This article comes courtesy of Charlotte Neilson, the author of the fascinating design blog Casting Architecture. Her column, Through the Lens, will look at architecture and production design in TV and film.
The categorisation of period architecture generally remains firmly in the realm of the professional or amateur enthusiast – let’s face it, you can go through life without knowing the difference between a Corinthian and Ionic column without too much inconvenience. Oddly, however, most people are able to name a few of the main features of Art Deco architecture fairly easily – the curved corners, stylised forms, the use of bakelite and chrome, the transport motifs.
It’s interesting that this period is so much more familiar to us, considering it spanned quite a short timeframe compared to other architectural styles; the Arts and Crafts and Art Noveau movements, for example, which both occurred in a similar time frame to Art Deco, are much less known to the wider community.
It’s possible of course that Art Deco is just more omnipresent because of its universal appeal, or its uniqueness, but I think most of the credit should go to Monsieur Hercule Poirot.
Learn more about Agatha Christie’s contribution to Art Deco, after the break…
Miami, Florida is booming with new architectural projects by big names: everything from new condominums by BIG,to the new Miami Beach Convention Center. So why are so many big projects migrating to Miami Beach? The city is turning itself into an American cultural and civic center.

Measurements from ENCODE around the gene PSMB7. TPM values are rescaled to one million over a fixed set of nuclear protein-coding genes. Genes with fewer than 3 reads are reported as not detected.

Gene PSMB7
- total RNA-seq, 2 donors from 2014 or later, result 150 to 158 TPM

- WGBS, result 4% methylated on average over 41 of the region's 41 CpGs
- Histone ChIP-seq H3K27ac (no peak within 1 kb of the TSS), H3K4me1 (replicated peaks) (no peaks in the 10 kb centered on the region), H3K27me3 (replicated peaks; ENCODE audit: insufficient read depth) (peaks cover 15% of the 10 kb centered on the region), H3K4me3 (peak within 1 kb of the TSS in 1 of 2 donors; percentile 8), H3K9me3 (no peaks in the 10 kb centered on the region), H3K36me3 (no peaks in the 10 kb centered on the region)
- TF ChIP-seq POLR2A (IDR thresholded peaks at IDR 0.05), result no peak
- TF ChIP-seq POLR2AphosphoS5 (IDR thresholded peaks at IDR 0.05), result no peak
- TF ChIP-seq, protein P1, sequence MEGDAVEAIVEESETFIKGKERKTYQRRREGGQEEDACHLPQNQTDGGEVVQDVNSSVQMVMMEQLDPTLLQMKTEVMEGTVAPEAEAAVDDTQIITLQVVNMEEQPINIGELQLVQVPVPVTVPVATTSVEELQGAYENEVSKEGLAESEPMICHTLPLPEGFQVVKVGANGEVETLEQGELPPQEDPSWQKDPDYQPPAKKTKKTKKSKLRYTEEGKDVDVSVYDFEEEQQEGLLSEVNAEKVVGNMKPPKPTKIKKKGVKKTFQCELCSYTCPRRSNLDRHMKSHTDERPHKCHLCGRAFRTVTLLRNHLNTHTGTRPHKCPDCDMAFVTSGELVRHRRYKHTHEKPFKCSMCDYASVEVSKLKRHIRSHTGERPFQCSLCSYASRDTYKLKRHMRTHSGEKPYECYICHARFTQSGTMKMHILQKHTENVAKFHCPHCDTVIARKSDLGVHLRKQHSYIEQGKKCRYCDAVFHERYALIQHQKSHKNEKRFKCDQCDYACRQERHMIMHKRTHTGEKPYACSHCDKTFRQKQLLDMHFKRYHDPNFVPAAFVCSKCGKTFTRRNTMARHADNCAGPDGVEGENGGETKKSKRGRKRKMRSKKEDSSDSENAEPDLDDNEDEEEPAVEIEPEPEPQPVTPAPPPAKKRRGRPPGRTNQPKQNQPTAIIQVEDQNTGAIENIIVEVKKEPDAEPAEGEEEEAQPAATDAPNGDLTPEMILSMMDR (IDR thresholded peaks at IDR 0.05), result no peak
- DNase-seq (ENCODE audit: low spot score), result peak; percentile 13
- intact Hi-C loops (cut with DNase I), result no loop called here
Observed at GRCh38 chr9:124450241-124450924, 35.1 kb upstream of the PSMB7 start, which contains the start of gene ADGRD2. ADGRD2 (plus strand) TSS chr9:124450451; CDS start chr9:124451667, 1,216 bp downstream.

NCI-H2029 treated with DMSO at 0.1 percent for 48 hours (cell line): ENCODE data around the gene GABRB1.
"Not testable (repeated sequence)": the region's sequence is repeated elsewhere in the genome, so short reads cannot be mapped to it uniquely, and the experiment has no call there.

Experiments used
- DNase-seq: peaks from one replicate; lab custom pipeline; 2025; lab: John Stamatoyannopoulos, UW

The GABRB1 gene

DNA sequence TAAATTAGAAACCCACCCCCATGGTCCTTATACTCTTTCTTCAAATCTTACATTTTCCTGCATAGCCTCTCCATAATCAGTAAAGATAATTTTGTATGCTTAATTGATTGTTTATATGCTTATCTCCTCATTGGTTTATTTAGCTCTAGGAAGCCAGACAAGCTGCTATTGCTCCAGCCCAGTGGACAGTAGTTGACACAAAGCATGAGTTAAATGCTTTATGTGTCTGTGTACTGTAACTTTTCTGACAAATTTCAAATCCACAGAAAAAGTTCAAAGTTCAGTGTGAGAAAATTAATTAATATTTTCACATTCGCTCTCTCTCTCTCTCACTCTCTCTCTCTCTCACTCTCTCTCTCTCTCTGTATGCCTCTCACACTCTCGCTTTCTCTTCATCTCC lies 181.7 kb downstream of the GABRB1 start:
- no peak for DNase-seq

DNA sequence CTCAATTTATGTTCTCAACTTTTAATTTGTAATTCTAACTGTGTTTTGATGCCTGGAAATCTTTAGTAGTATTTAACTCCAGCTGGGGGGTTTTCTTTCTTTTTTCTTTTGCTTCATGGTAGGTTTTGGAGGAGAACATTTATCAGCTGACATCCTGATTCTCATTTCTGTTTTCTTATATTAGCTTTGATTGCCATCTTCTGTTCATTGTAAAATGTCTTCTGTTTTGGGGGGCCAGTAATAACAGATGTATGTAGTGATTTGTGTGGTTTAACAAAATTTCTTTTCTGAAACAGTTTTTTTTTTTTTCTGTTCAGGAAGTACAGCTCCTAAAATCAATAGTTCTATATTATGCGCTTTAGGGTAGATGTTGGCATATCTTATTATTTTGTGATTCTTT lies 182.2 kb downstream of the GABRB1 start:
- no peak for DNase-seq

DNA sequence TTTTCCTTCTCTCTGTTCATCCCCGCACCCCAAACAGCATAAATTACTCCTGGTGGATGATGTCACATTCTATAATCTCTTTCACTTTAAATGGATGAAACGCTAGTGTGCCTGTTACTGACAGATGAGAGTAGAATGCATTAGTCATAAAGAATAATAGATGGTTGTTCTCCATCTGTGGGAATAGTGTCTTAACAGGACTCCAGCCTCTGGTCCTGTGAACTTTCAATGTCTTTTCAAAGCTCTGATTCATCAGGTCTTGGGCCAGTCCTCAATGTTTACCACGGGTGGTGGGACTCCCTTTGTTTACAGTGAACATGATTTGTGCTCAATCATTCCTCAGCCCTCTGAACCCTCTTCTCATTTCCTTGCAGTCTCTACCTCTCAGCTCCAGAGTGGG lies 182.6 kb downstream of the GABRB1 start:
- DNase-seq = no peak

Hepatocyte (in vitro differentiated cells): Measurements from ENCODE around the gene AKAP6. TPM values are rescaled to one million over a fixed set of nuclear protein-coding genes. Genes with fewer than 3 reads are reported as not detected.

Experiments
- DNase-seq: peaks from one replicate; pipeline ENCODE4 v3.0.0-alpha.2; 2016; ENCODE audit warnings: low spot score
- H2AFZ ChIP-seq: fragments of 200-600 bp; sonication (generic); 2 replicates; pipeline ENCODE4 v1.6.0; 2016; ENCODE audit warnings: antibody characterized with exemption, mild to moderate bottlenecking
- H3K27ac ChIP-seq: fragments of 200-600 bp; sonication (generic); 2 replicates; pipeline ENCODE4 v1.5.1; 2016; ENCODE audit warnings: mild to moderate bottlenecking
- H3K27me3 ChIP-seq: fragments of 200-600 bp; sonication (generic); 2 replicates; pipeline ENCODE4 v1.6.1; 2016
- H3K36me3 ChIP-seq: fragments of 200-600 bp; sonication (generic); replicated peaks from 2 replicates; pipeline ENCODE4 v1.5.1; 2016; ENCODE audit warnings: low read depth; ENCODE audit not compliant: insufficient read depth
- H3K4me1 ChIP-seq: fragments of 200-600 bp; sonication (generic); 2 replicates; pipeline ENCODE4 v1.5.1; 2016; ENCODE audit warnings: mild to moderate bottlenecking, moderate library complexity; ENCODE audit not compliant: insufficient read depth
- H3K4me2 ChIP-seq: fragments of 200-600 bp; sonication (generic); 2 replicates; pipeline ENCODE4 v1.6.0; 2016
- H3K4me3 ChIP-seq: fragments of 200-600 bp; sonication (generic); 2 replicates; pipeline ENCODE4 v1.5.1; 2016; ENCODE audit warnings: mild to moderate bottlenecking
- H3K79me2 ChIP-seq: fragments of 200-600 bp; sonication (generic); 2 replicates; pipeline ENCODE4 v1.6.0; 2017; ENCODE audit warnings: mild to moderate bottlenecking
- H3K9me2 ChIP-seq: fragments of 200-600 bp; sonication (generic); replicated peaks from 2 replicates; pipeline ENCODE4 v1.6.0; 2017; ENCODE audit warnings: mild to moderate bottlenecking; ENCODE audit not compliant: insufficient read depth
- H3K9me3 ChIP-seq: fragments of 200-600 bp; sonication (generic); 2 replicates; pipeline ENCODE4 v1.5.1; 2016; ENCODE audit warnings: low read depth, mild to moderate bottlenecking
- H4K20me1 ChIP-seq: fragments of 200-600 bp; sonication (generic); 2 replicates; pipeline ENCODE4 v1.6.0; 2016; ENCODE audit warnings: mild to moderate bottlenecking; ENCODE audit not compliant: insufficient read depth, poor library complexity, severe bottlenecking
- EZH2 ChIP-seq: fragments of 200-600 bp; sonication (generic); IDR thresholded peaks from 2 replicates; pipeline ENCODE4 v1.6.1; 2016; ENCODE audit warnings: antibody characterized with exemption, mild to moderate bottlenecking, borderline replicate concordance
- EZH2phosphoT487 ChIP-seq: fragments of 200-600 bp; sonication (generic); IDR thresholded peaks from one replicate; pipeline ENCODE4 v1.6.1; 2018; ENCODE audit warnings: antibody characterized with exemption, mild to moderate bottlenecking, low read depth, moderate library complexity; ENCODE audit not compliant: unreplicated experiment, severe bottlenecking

Join us after the break for more.
Like no other style, Art Deco represents a built manifestation of the interwar period’s enthusiasm and splendor. In London, buildings of this era reflect the elegance, progress and assertiveness that describe the modern metropolis age. Even today, these buildings have lost none of their aura and appeal, yet they lack any proper documentation.
Together, Niels Lehmann and Christoph Rauhut have worked tirelessly for the past three years researching and photographing London’s architectural Art Deco heritage. With your help, they will feature over 230 buildings with large-scaled photographs in the soon-to-be published book “Modernism London Style.” Follow this link to become a supporter and learn more.
Continue after the break to view more photos.
Director Christopher Nolan is preparing to shoot his third and final Batman movie, “The Dark Knight Rises,” which promises to bring the events of its blockbuster predecessors full circle. The filmmaker will experience new ground with the conclusion to his trilogy by shooting a portion of the film in Pittsburgh, Pennsylvania.
Shooting locations for Nolan’s Batman installments are shot all over the world, in places such as, India, Iceland, Romania, Hong Kong, London, Los Angeles, New York City, Chicago, and now Pittsburgh. Each location offers unique elements of architecture to create the look and feel of Gotham City and Batman’s world. More information after the break.